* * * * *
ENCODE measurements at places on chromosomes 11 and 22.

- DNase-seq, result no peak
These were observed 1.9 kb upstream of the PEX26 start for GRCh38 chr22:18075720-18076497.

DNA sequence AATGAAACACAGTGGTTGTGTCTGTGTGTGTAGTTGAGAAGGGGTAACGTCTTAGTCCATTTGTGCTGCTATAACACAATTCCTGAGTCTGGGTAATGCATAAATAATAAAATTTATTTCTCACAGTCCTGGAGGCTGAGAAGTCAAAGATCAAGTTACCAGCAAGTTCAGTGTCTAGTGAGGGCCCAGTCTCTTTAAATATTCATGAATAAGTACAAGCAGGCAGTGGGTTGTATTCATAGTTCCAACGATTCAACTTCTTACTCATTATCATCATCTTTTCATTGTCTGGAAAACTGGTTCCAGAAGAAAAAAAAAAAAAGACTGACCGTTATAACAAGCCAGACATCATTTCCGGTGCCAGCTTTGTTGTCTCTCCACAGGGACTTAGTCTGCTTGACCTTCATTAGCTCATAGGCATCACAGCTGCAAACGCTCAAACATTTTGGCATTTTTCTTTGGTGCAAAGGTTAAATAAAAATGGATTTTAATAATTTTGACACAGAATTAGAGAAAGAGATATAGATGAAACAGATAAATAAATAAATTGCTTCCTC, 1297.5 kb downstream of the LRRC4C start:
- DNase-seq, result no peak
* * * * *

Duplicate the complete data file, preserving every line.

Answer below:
ENCODE measurements at places on chromosomes 11 and 22.

- DNase-seq, result no peak
These were observed 1.9 kb upstream of the PEX26 start for GRCh38 chr22:18075720-18076497.

DNA sequence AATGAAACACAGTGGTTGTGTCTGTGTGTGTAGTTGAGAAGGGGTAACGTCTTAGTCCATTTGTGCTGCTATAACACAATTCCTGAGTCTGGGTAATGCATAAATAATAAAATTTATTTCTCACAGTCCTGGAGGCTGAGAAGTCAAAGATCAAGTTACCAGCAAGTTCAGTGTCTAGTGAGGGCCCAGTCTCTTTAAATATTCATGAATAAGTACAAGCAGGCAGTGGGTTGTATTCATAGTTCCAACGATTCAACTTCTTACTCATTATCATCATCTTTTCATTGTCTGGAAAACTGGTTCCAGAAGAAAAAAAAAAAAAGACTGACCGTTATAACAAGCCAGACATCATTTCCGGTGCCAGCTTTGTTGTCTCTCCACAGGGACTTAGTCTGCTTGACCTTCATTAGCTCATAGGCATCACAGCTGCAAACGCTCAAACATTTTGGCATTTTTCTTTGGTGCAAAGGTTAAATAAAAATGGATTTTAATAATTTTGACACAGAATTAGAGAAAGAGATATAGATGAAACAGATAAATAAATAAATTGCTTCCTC, 1297.5 kb downstream of the LRRC4C start:
- DNase-seq, result no peak